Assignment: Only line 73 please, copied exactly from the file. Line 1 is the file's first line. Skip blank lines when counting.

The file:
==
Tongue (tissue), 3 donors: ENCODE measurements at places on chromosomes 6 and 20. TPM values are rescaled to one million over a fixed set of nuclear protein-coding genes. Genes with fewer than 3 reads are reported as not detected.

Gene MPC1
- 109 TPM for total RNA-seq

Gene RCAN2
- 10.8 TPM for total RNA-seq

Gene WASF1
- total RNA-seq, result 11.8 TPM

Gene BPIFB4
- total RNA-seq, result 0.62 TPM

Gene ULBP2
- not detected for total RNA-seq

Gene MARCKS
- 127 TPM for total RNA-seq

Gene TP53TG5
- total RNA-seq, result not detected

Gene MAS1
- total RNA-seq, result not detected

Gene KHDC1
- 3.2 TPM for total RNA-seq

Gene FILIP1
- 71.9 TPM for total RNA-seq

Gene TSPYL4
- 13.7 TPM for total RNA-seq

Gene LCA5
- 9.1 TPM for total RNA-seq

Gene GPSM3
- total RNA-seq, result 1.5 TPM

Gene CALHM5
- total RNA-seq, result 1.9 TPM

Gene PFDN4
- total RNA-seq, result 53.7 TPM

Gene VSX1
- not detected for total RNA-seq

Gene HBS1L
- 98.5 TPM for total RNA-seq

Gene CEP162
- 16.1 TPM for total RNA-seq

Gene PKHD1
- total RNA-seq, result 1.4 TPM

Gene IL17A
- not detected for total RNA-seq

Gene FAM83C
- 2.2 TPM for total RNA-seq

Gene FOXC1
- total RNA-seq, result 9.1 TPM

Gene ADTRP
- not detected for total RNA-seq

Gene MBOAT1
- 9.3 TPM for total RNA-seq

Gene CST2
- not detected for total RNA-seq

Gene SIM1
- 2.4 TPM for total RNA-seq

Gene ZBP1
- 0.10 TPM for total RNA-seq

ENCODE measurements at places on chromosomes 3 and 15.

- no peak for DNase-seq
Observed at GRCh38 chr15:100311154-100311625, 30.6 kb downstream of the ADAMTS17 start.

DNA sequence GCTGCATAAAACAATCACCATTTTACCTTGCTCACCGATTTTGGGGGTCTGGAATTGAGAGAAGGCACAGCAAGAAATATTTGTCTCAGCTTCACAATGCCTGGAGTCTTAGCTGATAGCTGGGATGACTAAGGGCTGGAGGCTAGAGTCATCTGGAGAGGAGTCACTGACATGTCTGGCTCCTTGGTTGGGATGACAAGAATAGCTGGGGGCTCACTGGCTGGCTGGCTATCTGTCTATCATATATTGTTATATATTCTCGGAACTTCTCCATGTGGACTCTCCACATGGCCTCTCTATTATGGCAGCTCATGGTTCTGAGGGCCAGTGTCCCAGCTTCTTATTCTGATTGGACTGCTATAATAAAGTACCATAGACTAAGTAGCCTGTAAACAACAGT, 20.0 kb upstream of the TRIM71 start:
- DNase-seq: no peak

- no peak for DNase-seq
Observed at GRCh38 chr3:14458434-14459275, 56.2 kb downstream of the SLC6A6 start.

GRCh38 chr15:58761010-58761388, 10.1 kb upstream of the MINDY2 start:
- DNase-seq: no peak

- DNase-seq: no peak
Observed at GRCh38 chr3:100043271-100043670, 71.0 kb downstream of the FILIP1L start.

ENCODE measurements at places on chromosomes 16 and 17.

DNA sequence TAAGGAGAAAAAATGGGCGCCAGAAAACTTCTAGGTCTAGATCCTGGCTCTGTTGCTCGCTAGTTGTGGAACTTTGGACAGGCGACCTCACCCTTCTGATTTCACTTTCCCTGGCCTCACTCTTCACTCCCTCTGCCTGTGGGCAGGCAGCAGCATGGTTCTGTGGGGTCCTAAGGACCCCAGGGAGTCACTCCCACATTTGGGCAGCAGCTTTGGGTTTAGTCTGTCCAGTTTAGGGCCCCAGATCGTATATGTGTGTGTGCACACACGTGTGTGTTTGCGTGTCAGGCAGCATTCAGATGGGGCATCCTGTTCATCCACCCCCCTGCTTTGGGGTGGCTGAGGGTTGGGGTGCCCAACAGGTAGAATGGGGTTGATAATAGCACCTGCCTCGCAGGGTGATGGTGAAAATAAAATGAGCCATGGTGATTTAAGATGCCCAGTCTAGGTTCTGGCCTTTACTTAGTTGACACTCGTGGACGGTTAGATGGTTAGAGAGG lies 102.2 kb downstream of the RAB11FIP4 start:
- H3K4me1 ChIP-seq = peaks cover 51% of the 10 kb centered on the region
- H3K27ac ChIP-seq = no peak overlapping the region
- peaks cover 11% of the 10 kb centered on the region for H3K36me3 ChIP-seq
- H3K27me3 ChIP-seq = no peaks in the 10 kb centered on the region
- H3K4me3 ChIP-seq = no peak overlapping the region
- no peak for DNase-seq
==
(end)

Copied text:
- H3K4me3 ChIP-seq = no peak overlapping the region